Heads up for Harriers


Female Hen Harrier Flight. Copyright Laurie Campbell www.lauriecampbell.comAs the Partnership for Action against Wildlife Crime (PAW Scotland) we want to stop all crime against wildlife. We are particularly determined to stamp out illegal persecution of birds of prey.

The hen harrier is one of these birds. It is also one of our most alluring raptors - with the male’s skydancing courtship display one of nature’s great sights.

Found mainly across moorland throughout Scotland, numbers were around 500 pairs in 2010. In many areas they are now struggling to breed, or absent. Elsewhere in the UK they are faring even worse. Factors accounting for these changes include land use changes resulting in losses of moorland nesting habitat and feeding range,  predation of eggs and young by foxes, crows and other predators, and illegal persecution. 

To increase our knowledge, we need to know more about the hen harrier’s whereabouts. We are launching a pilot scheme to raise the profile of this special bird, and to help us develop a clearer picture of where harriers occur.  We will continue to develop this work in 2014.

The whereabouts of harriers

We want a clearer picture of where hen harriers are being seen in early spring and then evidently disappearing later on. There may be several reasons for this:

  • Harriers may have settled to nest and then been overlooked (they can be inconspicuous);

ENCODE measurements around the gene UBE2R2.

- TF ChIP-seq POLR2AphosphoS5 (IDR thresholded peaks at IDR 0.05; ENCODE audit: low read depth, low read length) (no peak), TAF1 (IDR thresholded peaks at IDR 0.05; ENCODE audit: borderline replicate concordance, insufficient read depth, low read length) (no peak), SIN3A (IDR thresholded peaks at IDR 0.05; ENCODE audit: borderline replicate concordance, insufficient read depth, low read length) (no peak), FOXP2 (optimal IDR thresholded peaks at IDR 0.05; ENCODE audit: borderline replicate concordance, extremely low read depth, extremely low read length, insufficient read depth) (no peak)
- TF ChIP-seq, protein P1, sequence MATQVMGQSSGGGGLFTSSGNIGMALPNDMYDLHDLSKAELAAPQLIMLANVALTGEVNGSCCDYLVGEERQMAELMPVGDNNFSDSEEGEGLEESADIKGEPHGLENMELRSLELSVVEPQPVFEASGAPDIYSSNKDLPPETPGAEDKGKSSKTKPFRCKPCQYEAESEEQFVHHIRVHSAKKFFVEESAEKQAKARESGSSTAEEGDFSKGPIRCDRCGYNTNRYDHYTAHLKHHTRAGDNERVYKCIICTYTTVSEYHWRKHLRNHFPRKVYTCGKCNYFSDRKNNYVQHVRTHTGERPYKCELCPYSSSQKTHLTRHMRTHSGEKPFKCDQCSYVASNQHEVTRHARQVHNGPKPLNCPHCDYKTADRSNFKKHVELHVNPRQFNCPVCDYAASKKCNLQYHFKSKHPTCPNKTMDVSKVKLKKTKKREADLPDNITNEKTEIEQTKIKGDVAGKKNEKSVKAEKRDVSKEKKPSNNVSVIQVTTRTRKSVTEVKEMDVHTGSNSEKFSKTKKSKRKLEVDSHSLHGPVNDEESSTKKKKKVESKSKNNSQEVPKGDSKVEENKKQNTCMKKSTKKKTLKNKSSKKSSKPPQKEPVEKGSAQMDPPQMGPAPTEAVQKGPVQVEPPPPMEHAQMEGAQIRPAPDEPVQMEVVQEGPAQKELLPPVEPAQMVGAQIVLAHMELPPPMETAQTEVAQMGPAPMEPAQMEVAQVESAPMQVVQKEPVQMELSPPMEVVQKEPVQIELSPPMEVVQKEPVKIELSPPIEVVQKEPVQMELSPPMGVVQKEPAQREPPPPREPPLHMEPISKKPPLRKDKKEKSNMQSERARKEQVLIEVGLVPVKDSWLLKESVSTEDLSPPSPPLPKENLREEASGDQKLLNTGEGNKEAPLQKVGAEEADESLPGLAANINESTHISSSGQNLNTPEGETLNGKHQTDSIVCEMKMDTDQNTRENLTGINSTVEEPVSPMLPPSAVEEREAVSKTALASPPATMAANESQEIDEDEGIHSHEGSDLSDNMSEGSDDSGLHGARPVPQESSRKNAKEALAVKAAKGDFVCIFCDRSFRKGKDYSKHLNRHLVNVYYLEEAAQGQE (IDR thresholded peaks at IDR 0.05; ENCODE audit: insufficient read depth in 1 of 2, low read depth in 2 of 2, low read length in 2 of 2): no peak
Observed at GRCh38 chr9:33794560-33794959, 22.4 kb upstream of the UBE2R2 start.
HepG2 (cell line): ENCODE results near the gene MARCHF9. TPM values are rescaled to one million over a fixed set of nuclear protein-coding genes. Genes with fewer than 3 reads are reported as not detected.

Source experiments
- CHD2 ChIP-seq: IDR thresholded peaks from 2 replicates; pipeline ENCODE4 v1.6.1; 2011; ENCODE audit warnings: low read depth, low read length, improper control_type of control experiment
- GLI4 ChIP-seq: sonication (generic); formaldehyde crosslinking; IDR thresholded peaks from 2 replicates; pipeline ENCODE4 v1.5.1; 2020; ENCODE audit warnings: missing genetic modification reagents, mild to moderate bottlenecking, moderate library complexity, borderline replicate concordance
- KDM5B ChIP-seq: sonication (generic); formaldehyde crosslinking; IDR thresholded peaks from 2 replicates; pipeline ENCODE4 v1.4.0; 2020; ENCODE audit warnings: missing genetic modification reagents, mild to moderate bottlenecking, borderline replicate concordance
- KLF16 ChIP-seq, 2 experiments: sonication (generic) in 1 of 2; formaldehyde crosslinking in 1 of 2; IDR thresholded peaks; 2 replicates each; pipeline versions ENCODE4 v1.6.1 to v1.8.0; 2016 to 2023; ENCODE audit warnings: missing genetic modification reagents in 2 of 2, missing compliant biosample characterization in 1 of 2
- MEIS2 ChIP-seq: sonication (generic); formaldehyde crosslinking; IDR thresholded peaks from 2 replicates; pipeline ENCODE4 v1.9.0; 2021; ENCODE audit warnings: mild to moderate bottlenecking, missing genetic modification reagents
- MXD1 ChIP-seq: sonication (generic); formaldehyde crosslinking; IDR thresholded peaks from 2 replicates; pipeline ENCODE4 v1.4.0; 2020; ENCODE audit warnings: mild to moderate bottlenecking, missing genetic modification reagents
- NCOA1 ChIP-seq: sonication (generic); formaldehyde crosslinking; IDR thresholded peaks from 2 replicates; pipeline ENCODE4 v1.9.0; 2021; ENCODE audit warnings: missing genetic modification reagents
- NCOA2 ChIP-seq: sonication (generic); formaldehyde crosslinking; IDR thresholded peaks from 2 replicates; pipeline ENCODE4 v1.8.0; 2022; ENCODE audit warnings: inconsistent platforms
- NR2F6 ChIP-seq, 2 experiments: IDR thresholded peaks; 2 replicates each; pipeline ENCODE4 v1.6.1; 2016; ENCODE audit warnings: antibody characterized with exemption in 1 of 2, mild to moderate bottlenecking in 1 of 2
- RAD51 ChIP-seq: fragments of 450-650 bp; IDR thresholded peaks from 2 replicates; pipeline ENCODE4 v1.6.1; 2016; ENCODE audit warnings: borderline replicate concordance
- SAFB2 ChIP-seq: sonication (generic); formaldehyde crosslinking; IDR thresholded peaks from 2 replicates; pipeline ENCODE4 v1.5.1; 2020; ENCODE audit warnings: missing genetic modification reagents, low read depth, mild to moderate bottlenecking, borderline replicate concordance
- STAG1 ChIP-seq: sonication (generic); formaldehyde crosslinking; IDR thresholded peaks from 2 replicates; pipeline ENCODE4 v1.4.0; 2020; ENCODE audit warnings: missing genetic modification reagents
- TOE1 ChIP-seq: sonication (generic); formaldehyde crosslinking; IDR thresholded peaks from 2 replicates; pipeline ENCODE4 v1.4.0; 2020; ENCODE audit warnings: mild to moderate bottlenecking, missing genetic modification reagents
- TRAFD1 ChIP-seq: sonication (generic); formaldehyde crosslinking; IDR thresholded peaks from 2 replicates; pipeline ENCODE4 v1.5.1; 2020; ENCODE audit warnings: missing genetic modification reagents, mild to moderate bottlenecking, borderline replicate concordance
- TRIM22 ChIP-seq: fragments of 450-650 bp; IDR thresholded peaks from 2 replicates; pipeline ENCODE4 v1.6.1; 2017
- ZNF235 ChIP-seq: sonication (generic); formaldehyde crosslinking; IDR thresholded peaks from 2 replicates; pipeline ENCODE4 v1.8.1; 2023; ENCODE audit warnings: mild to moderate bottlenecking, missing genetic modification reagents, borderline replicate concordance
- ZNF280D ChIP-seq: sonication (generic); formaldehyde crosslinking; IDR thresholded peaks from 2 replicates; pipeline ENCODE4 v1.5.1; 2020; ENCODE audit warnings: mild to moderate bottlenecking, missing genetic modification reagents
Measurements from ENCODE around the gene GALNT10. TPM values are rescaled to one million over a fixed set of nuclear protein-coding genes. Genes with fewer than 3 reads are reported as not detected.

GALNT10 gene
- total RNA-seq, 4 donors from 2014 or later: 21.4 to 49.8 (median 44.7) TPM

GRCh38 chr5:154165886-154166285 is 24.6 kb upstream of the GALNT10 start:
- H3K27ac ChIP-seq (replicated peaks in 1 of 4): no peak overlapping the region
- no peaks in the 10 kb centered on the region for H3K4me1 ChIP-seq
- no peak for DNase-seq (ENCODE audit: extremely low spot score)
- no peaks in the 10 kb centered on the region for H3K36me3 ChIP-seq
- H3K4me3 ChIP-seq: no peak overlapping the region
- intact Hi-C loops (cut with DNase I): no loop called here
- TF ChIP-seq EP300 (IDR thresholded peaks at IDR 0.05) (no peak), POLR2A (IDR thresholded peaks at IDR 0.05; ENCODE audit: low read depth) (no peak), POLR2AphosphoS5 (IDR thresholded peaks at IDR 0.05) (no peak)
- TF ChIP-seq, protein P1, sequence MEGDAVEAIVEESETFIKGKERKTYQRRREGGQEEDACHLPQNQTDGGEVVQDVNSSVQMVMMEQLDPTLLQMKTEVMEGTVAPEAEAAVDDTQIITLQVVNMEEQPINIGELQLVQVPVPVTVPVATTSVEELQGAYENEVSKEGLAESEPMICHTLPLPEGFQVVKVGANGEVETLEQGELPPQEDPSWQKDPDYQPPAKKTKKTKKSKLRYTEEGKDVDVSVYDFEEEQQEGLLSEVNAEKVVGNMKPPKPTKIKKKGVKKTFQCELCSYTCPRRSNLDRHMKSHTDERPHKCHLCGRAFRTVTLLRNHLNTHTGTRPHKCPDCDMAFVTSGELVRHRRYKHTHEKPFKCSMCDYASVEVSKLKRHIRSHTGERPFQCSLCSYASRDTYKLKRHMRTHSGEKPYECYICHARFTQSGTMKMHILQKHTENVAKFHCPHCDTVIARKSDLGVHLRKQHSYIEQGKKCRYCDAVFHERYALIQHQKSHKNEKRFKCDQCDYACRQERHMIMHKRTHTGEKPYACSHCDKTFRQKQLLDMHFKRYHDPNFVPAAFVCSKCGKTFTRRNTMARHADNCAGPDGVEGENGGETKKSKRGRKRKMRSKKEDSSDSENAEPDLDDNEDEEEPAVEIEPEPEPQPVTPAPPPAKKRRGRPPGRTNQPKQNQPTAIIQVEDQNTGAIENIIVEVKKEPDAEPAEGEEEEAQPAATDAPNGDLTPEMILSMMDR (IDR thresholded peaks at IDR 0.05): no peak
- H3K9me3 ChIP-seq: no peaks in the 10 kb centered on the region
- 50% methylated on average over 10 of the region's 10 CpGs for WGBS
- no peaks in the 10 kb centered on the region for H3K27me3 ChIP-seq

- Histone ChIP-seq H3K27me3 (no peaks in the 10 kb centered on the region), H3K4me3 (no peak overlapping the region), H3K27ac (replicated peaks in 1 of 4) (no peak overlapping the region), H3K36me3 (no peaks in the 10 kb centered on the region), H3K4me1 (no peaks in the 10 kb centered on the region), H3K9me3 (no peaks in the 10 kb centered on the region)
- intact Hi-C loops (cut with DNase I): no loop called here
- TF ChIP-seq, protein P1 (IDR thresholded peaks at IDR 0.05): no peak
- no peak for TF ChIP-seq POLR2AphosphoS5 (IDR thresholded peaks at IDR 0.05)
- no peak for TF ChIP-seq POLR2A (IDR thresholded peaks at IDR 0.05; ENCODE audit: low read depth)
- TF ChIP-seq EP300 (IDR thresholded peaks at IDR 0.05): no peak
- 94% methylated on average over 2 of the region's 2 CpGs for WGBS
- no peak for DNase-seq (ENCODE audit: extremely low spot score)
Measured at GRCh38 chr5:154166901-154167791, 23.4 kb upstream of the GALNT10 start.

• They may simply have moved on for natural reasons, or been harassed and forced to move (which is illegal); or
  • Birds may have been killed naturally by large predators such as golden eagles and foxes, or illegally. 

We are fortunate in having a well established, formal monitoring scheme for hen harriers and other birds of prey.  The Scottish Raptor Monitoring Scheme has several hundred skilled volunteers and professionals recording and reporting details of attempted nesting and subsequent success of these birds. Many birdwatchers report sightings to the British Trust for Ornithology’s (BTO) Bird Track website and its new ‘What’s up’ project. We can tap into this information. These fieldworkers need not report their sightings to us.

Many other people, including bird watchers, see hen harriers but do not report their sightings to formal schemes. We want to hear from you so that we have a much better picture of where birds are present and then evidently disappearing.

How can you help?

We are looking to members of the public to report any sightings of hen harriers during April – June.

People are urged not to disturb the birds near their nests. It is an offence to intentionally or recklessly disturb a hen harrier (or its dependent young), whilst it is in or building a nest, or near a nest containing eggs or young.
Instead, we are simply looking for sightings of hen harriers made whilst people are walking, birdwatching, driving, looking out of the window in a train or bus, or even whilst at work!

What would we like you to do?

We would like your records sent to us as follows:

Hen harriers seen? Male and/or female?

Behaviour? Was the bird flying low when hunting (they quarter just a couple of metres above the ground, dropping quickly on a vole, young rabbit or small bird), or higher up moving from one area to another. Was it calling by ‘chittering’, or skydancing?

Place, date and time of sighting? Six figure grid reference ideally (or details of location e.g. footpath, road or other details so that we could revisit the area to make follow-up observations where needed), with date and time.